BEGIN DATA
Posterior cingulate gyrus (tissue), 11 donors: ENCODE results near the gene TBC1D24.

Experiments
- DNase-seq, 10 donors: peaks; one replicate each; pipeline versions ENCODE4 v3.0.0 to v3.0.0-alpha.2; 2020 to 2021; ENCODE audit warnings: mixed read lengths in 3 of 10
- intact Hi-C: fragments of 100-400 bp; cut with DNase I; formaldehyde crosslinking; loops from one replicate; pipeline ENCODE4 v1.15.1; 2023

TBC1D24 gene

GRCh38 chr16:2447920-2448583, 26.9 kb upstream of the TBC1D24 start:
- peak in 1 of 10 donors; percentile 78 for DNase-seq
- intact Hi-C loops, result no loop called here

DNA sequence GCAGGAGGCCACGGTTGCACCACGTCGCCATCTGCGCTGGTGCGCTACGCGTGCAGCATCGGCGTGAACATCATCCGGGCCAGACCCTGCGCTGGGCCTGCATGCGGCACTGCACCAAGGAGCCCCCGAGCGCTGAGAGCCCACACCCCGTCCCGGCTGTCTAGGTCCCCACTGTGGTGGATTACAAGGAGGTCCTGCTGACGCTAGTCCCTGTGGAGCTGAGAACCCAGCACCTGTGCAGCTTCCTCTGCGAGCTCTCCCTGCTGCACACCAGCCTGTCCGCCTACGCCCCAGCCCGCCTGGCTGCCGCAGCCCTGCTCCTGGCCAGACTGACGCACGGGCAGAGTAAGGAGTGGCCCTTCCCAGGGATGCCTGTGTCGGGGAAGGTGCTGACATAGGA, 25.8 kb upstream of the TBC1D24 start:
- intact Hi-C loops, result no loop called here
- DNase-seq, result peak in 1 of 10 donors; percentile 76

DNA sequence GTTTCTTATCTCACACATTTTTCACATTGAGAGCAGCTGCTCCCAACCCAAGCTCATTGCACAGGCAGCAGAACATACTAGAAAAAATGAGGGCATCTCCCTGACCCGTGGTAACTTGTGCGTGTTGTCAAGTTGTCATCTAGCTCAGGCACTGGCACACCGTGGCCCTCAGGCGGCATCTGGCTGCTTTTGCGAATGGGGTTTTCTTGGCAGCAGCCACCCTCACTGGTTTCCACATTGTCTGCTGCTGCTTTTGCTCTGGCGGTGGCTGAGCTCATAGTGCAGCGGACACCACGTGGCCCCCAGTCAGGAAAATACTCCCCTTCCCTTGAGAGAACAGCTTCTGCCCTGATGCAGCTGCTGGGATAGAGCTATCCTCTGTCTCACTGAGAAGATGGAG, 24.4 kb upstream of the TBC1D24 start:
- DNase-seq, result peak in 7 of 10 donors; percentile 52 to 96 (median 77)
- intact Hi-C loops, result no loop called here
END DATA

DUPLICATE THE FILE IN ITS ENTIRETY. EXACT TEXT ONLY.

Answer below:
Posterior cingulate gyrus (tissue), 11 donors: ENCODE results near the gene TBC1D24.

Experiments
- DNase-seq, 10 donors: peaks; one replicate each; pipeline versions ENCODE4 v3.0.0 to v3.0.0-alpha.2; 2020 to 2021; ENCODE audit warnings: mixed read lengths in 3 of 10
- intact Hi-C: fragments of 100-400 bp; cut with DNase I; formaldehyde crosslinking; loops from one replicate; pipeline ENCODE4 v1.15.1; 2023

TBC1D24 gene

GRCh38 chr16:2447920-2448583, 26.9 kb upstream of the TBC1D24 start:
- peak in 1 of 10 donors; percentile 78 for DNase-seq
- intact Hi-C loops, result no loop called here

DNA sequence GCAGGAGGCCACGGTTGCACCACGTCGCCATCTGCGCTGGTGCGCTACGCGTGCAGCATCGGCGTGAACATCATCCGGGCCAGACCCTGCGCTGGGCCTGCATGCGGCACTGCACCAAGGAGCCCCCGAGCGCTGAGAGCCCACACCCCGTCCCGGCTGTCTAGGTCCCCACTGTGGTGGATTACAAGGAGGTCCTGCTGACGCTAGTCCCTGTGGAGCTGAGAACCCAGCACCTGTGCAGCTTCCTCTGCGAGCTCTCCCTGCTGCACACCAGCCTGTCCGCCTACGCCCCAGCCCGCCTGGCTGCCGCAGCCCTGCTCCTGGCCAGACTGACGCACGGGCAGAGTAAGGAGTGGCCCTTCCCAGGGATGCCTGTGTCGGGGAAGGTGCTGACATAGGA, 25.8 kb upstream of the TBC1D24 start:
- intact Hi-C loops, result no loop called here
- DNase-seq, result peak in 1 of 10 donors; percentile 76

DNA sequence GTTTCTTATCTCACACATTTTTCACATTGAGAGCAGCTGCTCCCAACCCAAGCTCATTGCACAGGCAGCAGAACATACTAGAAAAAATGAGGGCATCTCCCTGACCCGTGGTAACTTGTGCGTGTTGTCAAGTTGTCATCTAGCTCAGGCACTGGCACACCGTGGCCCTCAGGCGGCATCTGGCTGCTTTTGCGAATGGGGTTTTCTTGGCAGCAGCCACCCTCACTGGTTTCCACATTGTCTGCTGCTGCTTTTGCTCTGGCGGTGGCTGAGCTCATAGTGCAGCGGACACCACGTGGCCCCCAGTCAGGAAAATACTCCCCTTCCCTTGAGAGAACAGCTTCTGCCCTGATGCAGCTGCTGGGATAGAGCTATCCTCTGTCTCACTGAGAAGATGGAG, 24.4 kb upstream of the TBC1D24 start:
- DNase-seq, result peak in 7 of 10 donors; percentile 52 to 96 (median 77)
- intact Hi-C loops, result no loop called here